‘Double Shot at Life’
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Scientists discovered that replacing sand with spent coffee grounds (SCG) can make concrete up to 30 percent stronger.
Globally, about 60 million tons of coffee grounds are generated each year, making it the largest waste product from coffee making – with the majority ending up in landfills.
SCG can serve as good fertilizer and the organic material has been proposed as a useful component for construction applications because of its fine particle size.
In their experiments, a research team collected coffee grounds from cafés in Melbourne, Australia, dried them, and heated them at two different temperatures – 662 and 932 degrees Fahrenheit – using a low-energy, oxygen-free process called pyrolysis.
Through this process, the researchers produced different types of biochar which they combined with concrete, with the SCG acting as a replacement for fine aggregate – in this case, natural sand – at different percentages.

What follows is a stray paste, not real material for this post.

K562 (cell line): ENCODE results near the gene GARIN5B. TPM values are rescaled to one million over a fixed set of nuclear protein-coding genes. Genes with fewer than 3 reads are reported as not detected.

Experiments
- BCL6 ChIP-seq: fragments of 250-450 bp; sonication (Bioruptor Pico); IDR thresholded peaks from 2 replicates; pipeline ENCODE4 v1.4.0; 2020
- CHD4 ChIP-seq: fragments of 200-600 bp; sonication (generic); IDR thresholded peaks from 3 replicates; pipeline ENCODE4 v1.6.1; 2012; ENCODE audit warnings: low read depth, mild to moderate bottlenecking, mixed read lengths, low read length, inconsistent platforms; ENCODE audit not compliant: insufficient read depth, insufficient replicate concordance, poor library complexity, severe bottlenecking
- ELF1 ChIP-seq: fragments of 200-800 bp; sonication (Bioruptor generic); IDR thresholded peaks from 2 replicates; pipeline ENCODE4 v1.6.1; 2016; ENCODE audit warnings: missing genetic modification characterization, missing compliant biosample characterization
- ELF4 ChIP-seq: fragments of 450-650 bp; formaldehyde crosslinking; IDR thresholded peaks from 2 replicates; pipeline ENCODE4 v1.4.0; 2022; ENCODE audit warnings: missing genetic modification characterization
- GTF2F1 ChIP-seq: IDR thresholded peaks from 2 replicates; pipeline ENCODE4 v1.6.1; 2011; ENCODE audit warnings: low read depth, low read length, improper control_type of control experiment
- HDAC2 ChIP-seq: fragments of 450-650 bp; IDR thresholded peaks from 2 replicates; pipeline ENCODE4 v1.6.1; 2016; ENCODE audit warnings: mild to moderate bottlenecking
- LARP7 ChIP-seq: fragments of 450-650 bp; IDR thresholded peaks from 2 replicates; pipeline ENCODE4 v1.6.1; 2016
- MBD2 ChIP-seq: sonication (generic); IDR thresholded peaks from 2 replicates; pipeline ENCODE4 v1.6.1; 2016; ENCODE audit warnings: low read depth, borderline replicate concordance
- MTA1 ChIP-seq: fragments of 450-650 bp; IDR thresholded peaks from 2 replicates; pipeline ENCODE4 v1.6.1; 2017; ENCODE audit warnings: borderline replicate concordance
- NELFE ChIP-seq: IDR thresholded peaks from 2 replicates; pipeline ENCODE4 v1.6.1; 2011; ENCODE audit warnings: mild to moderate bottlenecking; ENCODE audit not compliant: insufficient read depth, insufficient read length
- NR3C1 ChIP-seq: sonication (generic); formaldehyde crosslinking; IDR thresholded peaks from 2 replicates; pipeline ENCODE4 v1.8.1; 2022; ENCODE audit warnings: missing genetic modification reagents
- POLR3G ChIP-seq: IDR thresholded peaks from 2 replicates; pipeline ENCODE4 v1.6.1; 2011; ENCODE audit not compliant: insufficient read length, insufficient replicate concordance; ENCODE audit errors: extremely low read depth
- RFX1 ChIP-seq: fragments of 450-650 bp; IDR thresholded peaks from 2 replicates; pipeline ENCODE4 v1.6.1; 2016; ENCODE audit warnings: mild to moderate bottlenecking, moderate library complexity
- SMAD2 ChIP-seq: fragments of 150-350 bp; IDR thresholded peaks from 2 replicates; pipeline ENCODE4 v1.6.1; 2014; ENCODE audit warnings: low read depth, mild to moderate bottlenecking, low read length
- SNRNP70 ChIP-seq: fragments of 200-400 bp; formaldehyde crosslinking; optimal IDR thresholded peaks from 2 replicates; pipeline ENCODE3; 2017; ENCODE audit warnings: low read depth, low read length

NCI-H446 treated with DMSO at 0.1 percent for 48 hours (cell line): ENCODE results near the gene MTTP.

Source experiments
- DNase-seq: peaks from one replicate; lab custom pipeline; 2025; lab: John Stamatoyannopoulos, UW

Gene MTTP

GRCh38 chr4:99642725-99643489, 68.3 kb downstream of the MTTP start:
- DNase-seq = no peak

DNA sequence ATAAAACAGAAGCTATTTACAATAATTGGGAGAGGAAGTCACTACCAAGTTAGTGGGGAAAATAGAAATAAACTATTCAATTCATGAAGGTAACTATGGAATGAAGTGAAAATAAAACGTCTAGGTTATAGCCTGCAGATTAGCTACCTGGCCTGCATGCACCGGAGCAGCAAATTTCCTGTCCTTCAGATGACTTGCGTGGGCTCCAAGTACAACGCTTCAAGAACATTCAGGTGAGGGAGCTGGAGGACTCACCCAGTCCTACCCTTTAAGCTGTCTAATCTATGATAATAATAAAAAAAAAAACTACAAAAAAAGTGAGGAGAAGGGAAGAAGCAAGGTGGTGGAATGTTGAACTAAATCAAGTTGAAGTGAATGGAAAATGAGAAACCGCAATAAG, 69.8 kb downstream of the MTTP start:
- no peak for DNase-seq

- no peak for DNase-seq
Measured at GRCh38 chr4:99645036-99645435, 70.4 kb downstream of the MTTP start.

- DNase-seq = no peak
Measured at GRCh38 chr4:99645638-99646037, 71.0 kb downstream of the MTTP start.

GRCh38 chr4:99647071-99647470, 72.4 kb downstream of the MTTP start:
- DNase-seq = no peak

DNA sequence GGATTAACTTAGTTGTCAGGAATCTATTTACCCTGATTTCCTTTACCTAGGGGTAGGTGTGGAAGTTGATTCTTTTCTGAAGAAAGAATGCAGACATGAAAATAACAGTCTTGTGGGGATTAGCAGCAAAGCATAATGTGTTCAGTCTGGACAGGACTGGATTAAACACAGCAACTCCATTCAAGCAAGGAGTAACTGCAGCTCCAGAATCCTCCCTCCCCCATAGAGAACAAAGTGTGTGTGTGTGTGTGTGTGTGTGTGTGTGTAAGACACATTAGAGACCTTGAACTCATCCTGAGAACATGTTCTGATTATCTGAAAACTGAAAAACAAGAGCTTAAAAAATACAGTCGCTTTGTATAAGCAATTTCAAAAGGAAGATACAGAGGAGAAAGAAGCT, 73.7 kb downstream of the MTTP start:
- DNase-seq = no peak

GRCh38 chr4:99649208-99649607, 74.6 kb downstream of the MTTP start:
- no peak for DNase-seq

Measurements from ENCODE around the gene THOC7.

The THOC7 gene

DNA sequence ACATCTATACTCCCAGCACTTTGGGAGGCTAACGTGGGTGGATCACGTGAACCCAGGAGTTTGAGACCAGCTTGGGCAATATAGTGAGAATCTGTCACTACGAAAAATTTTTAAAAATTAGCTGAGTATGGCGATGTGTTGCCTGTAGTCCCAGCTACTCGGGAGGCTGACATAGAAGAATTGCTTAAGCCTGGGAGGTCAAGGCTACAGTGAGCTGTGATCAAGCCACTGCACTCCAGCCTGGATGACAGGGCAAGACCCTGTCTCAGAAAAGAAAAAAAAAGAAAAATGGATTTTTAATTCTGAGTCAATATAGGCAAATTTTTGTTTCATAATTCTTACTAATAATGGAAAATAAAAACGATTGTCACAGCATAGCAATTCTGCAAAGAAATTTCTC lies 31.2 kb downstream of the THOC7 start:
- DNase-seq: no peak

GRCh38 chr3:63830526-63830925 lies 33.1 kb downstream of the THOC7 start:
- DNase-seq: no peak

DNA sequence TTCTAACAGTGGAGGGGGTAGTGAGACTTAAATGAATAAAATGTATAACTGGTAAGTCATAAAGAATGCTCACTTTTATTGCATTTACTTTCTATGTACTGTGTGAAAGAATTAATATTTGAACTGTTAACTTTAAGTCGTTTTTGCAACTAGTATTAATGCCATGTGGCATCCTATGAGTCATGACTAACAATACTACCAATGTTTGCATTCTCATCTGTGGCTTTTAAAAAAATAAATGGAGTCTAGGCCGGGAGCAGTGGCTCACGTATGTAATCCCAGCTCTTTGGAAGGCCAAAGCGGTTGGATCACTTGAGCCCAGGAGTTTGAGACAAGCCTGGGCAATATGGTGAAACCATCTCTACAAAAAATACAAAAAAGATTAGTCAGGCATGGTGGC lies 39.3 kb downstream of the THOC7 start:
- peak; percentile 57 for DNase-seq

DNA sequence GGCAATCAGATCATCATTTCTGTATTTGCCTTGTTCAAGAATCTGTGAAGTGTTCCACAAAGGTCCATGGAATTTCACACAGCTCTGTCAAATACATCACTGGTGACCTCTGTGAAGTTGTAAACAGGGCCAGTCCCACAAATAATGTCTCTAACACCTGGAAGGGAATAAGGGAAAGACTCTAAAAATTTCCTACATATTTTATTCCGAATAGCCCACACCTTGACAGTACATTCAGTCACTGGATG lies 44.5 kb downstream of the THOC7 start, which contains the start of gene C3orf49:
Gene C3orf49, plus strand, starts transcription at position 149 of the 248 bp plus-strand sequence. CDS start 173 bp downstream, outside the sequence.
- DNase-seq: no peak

Their findings showed the concrete’s strength increased by 29.3 percent when the team replaced 15 percent of sand with biochar pyrolyzed at 662 degrees Fahrenheit.
Lead author Rajeev Roychand explained that the study aims to give SCG a “‘double shot’ at life,” noting that the results are promising and could be used in construction globally.
Specifically, the authors hope that the study can provide a solution to the overuse of sand in concrete production, which damages the environment.
“With a circular-economy approach, we could keep organic waste out of landfills and also better preserve our natural resources like sand,” according to co-author Jie Lie.